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UnitedHealth, Humana, CVS Shares Suffer From Rising Medical Costs

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UnitedHealth, Humana, CVS Shares Suffer From Rising Medical Costs

(CTN News) – The shares of UnitedHealth (UNH – Get Free Report) moved lower Wednesday, dragging rival health insurers into the red, after a company official suggested medical costs may increase in the near future, causing investors to be concerned about the company’s financial condition.

Tim Noel, who heads UnitedHealth’s Medicare and retirement business, said on Tuesday at a Goldman Sachs conference in Dana Point, Calif.

He said the company is seeing a notable increase in older Americans opting to undergo elective procedures that they had put off during the covid pandemic as part of a panel discussion at the conference.

There will be a negative impact on UnitedHealth’s medical-cost ratios — a key metric of profitability — as a large portion of collected premiums will be paid out on insurance claims, as well as rivals such as Humana (HUM) – Get Free Report and CVS Health (CVS) – Get Free Report, which owns Aetna.

It is becoming apparent that more seniors are becoming comfortable with seeking care for things like knees and hips that they may have pushed off a bit in the past, said Noel in a recent interview with Reuters.

It is a down day for UnitedHealth UNH and HUM shares, as well as CVS

In early trading on Wednesday, UnitedHealth shares, a Dow component and the Average’s largest weight, fell 7.25% to $4535.77 a piece, a drop of 7.25% off their Tuesday close.

As a result, Humana’s shares plunged by 13.25% to a one-year low of $444.25, while CVS Health’s shares fell by 5.9% to $68.00, a one-year low.

Furthermore, the S&P 500 Managed Health Care subindex, a subindex of the S&P 500 that is a subindex of the S&P 500, fell 7.88% to 3,631.87 points, which is a one-year low for the index.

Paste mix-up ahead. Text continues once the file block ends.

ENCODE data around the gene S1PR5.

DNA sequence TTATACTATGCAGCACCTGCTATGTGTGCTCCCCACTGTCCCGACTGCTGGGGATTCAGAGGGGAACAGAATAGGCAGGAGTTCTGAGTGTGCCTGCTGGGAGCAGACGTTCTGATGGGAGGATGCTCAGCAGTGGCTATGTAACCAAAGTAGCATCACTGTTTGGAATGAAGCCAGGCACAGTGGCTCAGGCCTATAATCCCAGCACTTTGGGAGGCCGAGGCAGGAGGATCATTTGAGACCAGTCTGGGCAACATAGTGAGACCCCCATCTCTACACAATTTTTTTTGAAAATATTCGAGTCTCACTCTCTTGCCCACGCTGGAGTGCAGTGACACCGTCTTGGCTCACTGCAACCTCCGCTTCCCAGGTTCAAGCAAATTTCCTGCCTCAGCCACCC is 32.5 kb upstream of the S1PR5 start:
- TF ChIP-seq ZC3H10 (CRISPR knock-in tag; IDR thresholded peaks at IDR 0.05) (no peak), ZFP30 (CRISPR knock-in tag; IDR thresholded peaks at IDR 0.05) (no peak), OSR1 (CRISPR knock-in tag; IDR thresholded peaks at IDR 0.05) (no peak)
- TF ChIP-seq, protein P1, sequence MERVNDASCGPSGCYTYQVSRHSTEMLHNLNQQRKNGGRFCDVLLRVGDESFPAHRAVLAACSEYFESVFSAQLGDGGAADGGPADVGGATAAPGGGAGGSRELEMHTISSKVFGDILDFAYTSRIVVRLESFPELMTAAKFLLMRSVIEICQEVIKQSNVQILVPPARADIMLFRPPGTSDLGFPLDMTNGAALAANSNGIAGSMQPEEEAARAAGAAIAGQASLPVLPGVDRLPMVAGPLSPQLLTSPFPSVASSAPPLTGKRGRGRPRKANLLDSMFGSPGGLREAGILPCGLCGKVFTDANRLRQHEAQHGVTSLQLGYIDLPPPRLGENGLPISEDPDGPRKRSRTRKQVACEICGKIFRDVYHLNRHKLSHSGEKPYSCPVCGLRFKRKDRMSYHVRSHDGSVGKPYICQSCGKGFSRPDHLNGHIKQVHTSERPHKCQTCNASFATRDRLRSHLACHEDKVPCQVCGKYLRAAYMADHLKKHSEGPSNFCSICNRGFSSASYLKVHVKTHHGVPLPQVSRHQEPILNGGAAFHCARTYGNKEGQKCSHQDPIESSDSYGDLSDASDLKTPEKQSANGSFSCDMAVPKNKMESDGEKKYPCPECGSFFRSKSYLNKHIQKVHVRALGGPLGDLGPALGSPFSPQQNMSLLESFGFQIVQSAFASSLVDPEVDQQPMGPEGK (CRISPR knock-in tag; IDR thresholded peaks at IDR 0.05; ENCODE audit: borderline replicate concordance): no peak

The first quarter revenue of UnitedHealth was higher than expected, with an overall revenue of $91.9 billion, a record for the company.

The company added around 655,000 new Medicare Advantage members during the third quarter of the year, as well as 570,000 more Medicaid members during the same time period.

There was an overall increase of 13.6% in premiums to $72.79 billion and an increase of 19.5% in operating costs to $13.63 billion.

As CVS Health continues to expand deeper into health-care services with two recent acquisitions, it trimmed its full-year profit forecast in May as it attempts to maximize profits.

As I mentioned earlier in the year, CVS is buying Oak Street Health for $10.61 billion and closed its purchase of Signify Health earlier in the year for $8 billion.

In terms of profit per share, the company forecasted a profit in the range of $8.50 to $8.70, a 20-cent reduction from its previous forecast.

According to the company, the drop is due to expenses incurred as a result of acquisition-related transactions and integrations.

Furthermore, CVS reiterated its forecast for the company’s overall cash flows from operations to be between $12.5 billion and $13.5 billion in the next few years.

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